“On the consumer side, billions of people worldwide buy all manner of products, from Barbie dolls and basketballs to drones and mobile phones, made in China, though often incorporating foreign components and technology.”
UPHOLDING INTERNATIONAL TRADE
At the same time, Mr Lee said China’s growth has shifted and continues to shift the strategic balance and economic centre of gravity of the world.
“China has to recognise that it is in a totally new situation created by its own success,” he said, pointing out that it could no longer expect to be treated the same way as in the past when it was much smaller and weaker.
“China may still be decades away from becoming a fully developed advanced country, but it cannot wait decades before taking on larger responsibilities.”
And having gained much from the international system, Mr Lee said China now has a “substantial stake” in upholding the system and making it work for the global community.
“Chinese leaders have spoken up strongly in support of globalisation and a rules-based international order,” he added.
“China must now convince other countries through its actions that it does not take a transactional and mercantilist approach, but rather an enlightened and inclusive view of its long-term interests.”
For example, Mr Lee pointed out that China has almost tripled its share of merchandise trade since joining the World Trade Organization (WTO) in 2001.
“This is why the trade arrangements and concessions that China negotiated when it joined the WTO are no longer politically wearable for other countries,” he said.
Mr Lee added that it was in China’s interest to prevent the international trade framework from breaking down, and to implement “timely changes” that bring “greater reciprocity and parity” with its trading partners.
WIELDING RESTRAINT IN MARITIME ASPIRATIONS
Similarly in the area of security, Mr Lee highlighted that China’s words and actions were seen differently, now that it was a major power with the second largest defence budget in the world.
“To protect its territories and trade routes, it is natural that China would want to develop modern and capable armed forces, and aspire to become not just a continental power, but also a maritime power,” he said.
“At the same time, to grow its international influence beyond hard power – military strength – China needs to wield this strength with restraint and legitimacy.”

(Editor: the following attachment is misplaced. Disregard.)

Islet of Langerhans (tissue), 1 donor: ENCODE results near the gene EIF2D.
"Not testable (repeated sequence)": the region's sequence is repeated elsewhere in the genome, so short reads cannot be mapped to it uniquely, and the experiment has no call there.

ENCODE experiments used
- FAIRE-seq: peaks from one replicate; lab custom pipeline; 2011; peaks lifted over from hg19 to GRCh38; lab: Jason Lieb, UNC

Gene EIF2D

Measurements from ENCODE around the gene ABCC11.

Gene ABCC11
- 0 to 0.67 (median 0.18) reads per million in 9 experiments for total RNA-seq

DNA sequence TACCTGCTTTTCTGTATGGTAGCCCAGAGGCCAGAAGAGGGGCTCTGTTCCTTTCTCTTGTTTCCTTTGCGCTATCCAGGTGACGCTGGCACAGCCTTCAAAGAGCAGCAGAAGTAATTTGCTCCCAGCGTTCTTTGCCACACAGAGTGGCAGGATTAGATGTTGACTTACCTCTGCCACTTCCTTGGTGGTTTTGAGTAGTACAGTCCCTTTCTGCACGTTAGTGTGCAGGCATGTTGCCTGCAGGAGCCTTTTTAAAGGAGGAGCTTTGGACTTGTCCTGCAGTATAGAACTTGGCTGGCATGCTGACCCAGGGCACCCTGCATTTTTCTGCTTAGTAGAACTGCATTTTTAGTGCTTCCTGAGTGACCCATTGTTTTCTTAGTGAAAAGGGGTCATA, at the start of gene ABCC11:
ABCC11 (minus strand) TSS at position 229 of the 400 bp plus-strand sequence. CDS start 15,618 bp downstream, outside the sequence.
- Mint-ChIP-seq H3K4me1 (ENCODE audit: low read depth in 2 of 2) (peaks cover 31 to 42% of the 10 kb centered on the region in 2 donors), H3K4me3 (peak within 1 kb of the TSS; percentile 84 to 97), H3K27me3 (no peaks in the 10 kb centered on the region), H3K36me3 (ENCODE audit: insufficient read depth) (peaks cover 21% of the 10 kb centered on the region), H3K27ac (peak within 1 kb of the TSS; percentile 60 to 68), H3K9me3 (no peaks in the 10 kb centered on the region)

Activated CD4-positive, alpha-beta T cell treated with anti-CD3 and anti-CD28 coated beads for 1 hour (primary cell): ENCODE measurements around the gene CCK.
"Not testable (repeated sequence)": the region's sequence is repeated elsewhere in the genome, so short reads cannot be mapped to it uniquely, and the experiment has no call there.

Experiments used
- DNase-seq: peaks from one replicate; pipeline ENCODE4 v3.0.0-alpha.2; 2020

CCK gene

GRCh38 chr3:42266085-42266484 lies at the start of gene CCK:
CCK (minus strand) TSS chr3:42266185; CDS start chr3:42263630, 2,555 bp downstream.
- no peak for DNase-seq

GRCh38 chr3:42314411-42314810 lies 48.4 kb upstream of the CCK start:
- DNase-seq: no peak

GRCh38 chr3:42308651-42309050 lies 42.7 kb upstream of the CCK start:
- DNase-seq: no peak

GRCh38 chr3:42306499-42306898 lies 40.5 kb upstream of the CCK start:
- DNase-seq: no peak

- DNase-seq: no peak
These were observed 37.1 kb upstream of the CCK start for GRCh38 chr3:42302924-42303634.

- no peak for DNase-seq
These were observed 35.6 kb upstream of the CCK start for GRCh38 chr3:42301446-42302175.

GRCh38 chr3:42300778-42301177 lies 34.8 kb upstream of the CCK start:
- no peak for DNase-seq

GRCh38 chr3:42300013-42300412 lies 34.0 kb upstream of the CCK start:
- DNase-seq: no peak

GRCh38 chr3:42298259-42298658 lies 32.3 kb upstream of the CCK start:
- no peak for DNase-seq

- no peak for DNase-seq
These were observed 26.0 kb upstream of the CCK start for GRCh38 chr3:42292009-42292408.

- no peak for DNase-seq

Nevertheless, Mr Lee said friction will arise between China and other countries from time to time, pointing to the overlapping maritime claims in the South China Sea as an example.
“China should resolve these disputes peacefully, in accordance with international law, including UNCLOS (United Nations Convention on the Law of the Sea),” he said.
“It should do so through diplomacy and compromise rather than force or the threat of force, while giving weight to the core interests and rights of other countries.
“Then over time it will build its reputation as a responsible and benevolent power that need not be feared. Instead China will be respected as a power that can be relied on to support a stable and peaceful region.”
COUNTRIES MUST ADJUST TO CHINA
In the long term, Mr Lee said this would allow China to continue to benefit from a conducive and friendly international environment, and enhance its influence and standing in the world.
“The rest of the world too has to adjust to a larger role for China,” he added, noting that it will have legitimate interests and ambitions, including the development of indigenously advanced technologies like infocomms and artificial intelligence.
“Countries have to accept that China will continue to grow and strengthen, and that it is neither possible nor wise for them to prevent this from happening.”
US ADJUSTMENT “MOST DIFFICULT”
The US, being the “preeminent power”, will have the most difficult adjustment to make, Mr Lee said.
“However difficult the task, it is well worth the US forging a new understanding that will integrate China’s aspirations within the current system of rules and norms.”
Mr Lee also highlighted the need for new international rules in many areas like trade and intellectual property, cybersecurity and social media.
“China will expect a say in this process, because it sees the present rules as having been created in the past without its participation,” he added, calling this an “entirely reasonable expectation”.
“The bottomline is that the US and China need to work together, and with other countries too, to bring the global system up to date, and to not upend the system.
“To succeed in this, each must understand the other’s point of view, and reconcile the other’s interests.”